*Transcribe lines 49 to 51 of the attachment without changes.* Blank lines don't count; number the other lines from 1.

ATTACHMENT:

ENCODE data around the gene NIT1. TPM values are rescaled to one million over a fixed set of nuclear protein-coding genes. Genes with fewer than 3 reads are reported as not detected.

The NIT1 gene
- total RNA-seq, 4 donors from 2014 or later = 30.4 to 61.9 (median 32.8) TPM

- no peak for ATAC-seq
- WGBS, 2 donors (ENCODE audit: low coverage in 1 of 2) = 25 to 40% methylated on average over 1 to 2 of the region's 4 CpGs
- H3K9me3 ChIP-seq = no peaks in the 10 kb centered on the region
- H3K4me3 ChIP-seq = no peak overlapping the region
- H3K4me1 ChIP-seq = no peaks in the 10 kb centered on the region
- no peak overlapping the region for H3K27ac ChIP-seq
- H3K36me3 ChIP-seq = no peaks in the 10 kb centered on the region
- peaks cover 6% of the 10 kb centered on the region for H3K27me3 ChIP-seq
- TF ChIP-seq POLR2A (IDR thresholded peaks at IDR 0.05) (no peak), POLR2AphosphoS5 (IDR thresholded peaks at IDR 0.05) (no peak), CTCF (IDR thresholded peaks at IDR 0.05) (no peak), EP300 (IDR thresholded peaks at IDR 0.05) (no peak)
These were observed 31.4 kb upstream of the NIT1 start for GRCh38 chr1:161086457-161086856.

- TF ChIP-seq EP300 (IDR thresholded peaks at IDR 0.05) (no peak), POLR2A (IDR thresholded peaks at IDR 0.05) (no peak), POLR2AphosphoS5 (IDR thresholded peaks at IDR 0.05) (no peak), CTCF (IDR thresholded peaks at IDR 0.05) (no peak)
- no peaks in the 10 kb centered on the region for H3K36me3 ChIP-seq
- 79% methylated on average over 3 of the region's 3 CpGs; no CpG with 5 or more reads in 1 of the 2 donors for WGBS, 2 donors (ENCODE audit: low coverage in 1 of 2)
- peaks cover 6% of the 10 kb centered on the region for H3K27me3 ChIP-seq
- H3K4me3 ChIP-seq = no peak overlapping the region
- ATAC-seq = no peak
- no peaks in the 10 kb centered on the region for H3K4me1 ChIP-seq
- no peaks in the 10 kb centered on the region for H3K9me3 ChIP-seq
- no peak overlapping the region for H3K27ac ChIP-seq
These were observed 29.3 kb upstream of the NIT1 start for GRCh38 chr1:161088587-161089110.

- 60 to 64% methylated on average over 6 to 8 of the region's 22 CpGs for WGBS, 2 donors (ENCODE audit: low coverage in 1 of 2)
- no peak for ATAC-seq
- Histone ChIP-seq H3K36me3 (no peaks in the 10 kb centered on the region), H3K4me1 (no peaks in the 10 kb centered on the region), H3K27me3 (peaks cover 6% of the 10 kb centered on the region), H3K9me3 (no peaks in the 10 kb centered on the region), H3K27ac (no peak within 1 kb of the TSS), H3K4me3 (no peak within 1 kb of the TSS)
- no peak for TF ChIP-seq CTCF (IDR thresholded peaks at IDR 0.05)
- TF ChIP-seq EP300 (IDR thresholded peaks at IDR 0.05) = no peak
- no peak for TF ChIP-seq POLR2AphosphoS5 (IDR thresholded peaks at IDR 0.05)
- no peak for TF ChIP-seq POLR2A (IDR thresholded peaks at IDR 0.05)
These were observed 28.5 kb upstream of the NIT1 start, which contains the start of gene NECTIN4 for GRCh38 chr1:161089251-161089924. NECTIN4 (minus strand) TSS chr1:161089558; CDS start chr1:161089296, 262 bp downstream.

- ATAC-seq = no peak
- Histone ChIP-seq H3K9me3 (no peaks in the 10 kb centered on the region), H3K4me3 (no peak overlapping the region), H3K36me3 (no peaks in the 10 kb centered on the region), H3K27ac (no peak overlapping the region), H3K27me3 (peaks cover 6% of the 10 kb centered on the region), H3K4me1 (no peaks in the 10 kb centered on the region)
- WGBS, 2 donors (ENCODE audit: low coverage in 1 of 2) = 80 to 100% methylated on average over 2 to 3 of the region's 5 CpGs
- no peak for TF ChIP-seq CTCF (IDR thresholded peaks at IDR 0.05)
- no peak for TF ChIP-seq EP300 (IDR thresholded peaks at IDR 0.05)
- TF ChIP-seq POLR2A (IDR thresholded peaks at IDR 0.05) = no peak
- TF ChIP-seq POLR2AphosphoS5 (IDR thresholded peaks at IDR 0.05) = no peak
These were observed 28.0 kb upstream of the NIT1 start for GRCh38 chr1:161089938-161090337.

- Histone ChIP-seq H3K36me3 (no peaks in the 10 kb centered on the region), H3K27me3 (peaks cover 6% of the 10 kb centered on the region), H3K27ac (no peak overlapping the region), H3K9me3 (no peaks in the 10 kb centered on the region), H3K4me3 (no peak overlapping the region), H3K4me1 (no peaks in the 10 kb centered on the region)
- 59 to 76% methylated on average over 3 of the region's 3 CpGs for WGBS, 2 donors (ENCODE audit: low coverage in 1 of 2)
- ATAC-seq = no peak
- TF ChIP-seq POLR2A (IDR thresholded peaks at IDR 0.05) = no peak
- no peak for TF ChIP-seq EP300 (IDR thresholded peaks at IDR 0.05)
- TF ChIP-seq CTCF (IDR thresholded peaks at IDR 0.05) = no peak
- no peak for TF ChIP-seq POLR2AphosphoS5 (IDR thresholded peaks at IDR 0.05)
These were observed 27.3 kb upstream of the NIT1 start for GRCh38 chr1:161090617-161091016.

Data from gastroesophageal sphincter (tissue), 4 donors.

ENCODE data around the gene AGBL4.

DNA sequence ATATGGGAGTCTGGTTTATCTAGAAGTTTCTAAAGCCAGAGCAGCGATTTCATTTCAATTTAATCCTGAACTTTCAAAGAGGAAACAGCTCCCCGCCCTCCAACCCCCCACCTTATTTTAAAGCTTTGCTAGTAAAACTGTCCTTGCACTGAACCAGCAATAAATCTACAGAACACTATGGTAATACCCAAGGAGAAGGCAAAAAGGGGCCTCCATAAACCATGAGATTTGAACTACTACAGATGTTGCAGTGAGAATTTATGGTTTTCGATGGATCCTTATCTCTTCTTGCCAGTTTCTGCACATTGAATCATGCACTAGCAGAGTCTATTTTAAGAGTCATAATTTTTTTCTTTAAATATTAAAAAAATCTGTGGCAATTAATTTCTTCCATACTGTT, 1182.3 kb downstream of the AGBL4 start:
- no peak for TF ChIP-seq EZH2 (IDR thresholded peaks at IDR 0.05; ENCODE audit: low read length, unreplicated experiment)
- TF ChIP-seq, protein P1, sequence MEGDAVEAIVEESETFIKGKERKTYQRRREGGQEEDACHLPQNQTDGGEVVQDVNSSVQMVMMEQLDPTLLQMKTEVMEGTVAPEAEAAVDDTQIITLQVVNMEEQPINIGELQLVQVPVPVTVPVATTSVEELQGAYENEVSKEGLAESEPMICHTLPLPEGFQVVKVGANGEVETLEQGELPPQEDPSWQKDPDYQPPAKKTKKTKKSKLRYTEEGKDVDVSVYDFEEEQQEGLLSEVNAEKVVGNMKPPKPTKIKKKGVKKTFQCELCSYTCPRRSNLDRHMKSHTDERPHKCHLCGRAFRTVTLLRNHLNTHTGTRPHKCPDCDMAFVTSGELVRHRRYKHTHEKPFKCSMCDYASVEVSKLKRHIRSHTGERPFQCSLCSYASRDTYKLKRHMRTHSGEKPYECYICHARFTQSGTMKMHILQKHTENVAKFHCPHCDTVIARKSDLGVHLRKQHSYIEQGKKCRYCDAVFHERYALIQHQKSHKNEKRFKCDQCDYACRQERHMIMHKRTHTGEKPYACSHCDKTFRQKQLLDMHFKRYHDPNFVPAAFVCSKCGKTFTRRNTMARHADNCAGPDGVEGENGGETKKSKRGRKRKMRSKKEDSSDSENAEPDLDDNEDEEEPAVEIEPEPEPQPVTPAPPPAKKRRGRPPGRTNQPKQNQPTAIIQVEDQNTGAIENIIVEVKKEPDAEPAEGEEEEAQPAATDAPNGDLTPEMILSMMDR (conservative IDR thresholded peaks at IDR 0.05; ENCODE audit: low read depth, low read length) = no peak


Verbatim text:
ENCODE data around the gene AGBL4.

DNA sequence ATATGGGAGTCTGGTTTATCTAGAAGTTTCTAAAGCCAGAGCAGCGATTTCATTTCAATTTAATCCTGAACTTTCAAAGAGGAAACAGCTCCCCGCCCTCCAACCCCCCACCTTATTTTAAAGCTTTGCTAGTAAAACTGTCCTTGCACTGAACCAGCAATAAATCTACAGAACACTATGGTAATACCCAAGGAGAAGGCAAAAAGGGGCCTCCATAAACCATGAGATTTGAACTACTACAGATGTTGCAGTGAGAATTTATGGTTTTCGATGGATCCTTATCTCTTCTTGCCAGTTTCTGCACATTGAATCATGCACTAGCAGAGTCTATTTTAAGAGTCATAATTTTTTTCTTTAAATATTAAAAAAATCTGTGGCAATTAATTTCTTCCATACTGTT, 1182.3 kb downstream of the AGBL4 start:
- no peak for TF ChIP-seq EZH2 (IDR thresholded peaks at IDR 0.05; ENCODE audit: low read length, unreplicated experiment)